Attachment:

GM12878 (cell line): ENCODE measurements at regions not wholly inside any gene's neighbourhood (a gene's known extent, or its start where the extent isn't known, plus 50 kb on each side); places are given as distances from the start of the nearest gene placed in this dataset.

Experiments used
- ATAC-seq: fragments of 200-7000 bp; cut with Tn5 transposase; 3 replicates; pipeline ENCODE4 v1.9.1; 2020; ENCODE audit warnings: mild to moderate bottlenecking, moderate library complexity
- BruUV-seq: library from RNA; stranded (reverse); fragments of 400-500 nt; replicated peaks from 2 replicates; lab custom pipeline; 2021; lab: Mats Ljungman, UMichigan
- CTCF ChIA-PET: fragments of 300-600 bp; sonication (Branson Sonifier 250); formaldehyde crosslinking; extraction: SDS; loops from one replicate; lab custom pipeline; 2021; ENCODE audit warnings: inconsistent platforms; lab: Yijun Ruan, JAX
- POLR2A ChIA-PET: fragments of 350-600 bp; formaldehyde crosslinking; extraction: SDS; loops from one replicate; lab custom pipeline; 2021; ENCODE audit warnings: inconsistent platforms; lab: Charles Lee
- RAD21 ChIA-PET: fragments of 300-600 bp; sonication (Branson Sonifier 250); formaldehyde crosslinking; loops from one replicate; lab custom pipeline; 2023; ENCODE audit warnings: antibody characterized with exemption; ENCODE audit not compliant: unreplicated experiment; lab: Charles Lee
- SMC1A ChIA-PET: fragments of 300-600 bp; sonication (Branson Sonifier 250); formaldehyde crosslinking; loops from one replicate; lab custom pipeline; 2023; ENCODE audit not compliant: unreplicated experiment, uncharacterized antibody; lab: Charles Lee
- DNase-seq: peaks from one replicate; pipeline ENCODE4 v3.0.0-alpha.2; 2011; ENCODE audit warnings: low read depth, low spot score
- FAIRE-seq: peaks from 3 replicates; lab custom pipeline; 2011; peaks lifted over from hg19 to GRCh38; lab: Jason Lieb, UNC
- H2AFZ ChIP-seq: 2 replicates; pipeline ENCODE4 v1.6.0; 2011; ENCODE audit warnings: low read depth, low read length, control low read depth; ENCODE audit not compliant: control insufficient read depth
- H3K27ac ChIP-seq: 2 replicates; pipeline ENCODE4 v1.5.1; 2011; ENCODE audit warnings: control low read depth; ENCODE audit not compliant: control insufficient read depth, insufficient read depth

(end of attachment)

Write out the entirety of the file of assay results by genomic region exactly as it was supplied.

GM12878 (cell line): ENCODE measurements at regions not wholly inside any gene's neighbourhood (a gene's known extent, or its start where the extent isn't known, plus 50 kb on each side); places are given as distances from the start of the nearest gene placed in this dataset.

Experiments used
- ATAC-seq: fragments of 200-7000 bp; cut with Tn5 transposase; 3 replicates; pipeline ENCODE4 v1.9.1; 2020; ENCODE audit warnings: mild to moderate bottlenecking, moderate library complexity
- BruUV-seq: library from RNA; stranded (reverse); fragments of 400-500 nt; replicated peaks from 2 replicates; lab custom pipeline; 2021; lab: Mats Ljungman, UMichigan
- CTCF ChIA-PET: fragments of 300-600 bp; sonication (Branson Sonifier 250); formaldehyde crosslinking; extraction: SDS; loops from one replicate; lab custom pipeline; 2021; ENCODE audit warnings: inconsistent platforms; lab: Yijun Ruan, JAX
- POLR2A ChIA-PET: fragments of 350-600 bp; formaldehyde crosslinking; extraction: SDS; loops from one replicate; lab custom pipeline; 2021; ENCODE audit warnings: inconsistent platforms; lab: Charles Lee
- RAD21 ChIA-PET: fragments of 300-600 bp; sonication (Branson Sonifier 250); formaldehyde crosslinking; loops from one replicate; lab custom pipeline; 2023; ENCODE audit warnings: antibody characterized with exemption; ENCODE audit not compliant: unreplicated experiment; lab: Charles Lee
- SMC1A ChIA-PET: fragments of 300-600 bp; sonication (Branson Sonifier 250); formaldehyde crosslinking; loops from one replicate; lab custom pipeline; 2023; ENCODE audit not compliant: unreplicated experiment, uncharacterized antibody; lab: Charles Lee
- DNase-seq: peaks from one replicate; pipeline ENCODE4 v3.0.0-alpha.2; 2011; ENCODE audit warnings: low read depth, low spot score
- FAIRE-seq: peaks from 3 replicates; lab custom pipeline; 2011; peaks lifted over from hg19 to GRCh38; lab: Jason Lieb, UNC
- H2AFZ ChIP-seq: 2 replicates; pipeline ENCODE4 v1.6.0; 2011; ENCODE audit warnings: low read depth, low read length, control low read depth; ENCODE audit not compliant: control insufficient read depth
- H3K27ac ChIP-seq: 2 replicates; pipeline ENCODE4 v1.5.1; 2011; ENCODE audit warnings: control low read depth; ENCODE audit not compliant: control insufficient read depth, insufficient read depth